Still a Runner

A Blog by Mary Lou Harris

Archive for running group

NYC Marathon Bookend Days

Destination marathons, and even home town marathons, have a before and after. Taking on 26 miles requires your mental space. That may mean a day-before get together with friends who will patiently listen to you second guess your training plan. It may mean sitting quietly with yourself for even a short time, a moment to focus physical and mental energy. The closing bookend may be a day back at the office where the mind wanders to the previous day’s accomplishment and while your  body reminds you that, yes – you really did do that – again.IMG_0978

With New York, there was a before day to gently roll into that weekend and an after day of soaking up some post-marathon activity before a mid-day departure.

Our threesome took the ever-convient Amtrak in, with a window of time to discuss running, catching up on other miscellany, and more running talk.

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With running friends Carol and Becky. My green bib is a giveaway that they are speedier runners.

With a mid-day Friday arrival, we dropped our bags at the hotel and off to the Expo shuttle bus for the Javits Center. From the start, there is the distinct international feel to this marathon. We had ample time to pick up our registration bags, check out the running gear and with an extra day before the marathon, we dared to taste test the myriad of sample energy products on display.

There are items I know after a brief scent or a bite are not for me. Others I’m willing to try. I brought samples home to experiment with as I begin my next cycle of long training runs. I’ll let you know how they work for me.

Large selections of running gear did not tempt me. I seldom buy gear at an Expo. Well, there was the time in Boston when my luggage took another route, but aside from emergencies I’m more likely to ponder my selections until its too late. It’s a great way to save.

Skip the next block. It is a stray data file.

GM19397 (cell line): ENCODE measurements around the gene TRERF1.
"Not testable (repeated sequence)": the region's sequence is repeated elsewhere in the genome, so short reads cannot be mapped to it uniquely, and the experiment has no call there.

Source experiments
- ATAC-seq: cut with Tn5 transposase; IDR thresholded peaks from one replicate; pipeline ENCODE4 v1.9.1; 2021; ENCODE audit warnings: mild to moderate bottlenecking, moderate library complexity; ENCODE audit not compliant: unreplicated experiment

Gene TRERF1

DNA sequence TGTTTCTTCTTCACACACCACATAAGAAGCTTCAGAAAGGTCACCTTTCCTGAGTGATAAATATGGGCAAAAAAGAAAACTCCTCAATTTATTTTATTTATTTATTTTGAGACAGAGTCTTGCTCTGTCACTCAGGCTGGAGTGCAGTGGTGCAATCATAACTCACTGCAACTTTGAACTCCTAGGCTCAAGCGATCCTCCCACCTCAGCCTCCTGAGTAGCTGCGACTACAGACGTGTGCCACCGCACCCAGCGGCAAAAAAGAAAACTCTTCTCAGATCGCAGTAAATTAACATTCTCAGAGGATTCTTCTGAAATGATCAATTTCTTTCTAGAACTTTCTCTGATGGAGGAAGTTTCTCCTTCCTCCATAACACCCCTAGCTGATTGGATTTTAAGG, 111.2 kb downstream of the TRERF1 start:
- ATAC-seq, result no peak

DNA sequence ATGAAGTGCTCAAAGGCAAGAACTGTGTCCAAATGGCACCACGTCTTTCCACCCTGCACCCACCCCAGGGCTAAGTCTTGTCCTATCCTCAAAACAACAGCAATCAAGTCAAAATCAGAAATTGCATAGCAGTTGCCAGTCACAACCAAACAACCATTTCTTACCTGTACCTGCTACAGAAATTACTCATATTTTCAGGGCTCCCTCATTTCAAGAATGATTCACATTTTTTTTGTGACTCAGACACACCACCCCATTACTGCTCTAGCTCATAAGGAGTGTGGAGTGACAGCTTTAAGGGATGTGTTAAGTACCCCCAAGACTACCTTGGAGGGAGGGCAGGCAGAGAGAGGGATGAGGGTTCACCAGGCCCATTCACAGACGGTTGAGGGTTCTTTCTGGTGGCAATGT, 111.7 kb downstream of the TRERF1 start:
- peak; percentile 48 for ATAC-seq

After a few hours of browsing time, the crowd was growing and we exited the Expo for an early dinner at Joe G’s, a Manhattan favorite for me, located below street level with a grotto feel and deliciously seasoned Italian.

Saturday started with an early shake-out run from the Da Vinci Hotel, a boutique place chosen for its proximity to the NYC Marathon finish line. The friendly, helpful staff were a bonus.

2-DSC00768 A cold rain fell and by mid afternoon the wind was picking up. It was a relaxing, do your own thing day. We could easily have fit in a show, but kept things unstructured,  rendezvousing for a few meals. I particularly liked the Bread and Honey market neaby,image where we restocked on snacks and bananas and enjoyed a hot cup of soup. A quick stop at the Westerly Natural Market (more samples in my cache), then a late lunch/early dinner was nearby at the Ivy Bar. It was time to call it a day.

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A gracious Meb signs autographs

Our closing bookend day had a great start, thanks to Terri, my running friend and fellow blogger at  See Jain Run. From her, I learned about a post-marathon day presentation and information session on a product I have yet to try (another sample I’m saving for an upcoming long training run. I’m looking forward to trying the product  – more on this later). IMG_0997There we had the opportunity to hear Olympian and winner of earlier Boston and NYC Marathons Meb Keflezighi  offer comments and insights on running  and competing and life, and some nutrition information from running coach and author Greg McMillan as well.

A brief chat with Greg McMillan. Love his coaching tips.

A brief chat with Greg McMillan. Love his coaching tips.

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Whoever invented the rolling suitcase, thank you.

Off to catch the train with no time to spare, the bookends fold and marathon weekend is complete. Great marathon, great city, nasty weather. We’ll be back. Maybe.

 

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Hilly Half in Chambersburg

The Chambersburg (PA) Half Marathon has been around for 35 years, yet somehow I avoided running it. Friends talked of this race and I had heard it all: Chambersburg is hilly, it’s hard, it’s cold.  So of course as perverse as my running friends are, they return multiple times. course_map_half

The Georgetown 10-Miler was on the list in my Roughed-Out Race Schedule and was also scheduled for this weekend. I made the switch to Chambersburg, mostly to take on a tough course as a final test that my knee is ready for Boston‘s hills. It was also an opportunity to take along some registration applications for the Capital 10-Miler scheduled at the end of March.

And hilly it is at Chambersburg. What everyone describes as a “monster hill” greets runners as they climb several hundred feet beginning before mile 3, only to tackle that same hill on their return around mile 10.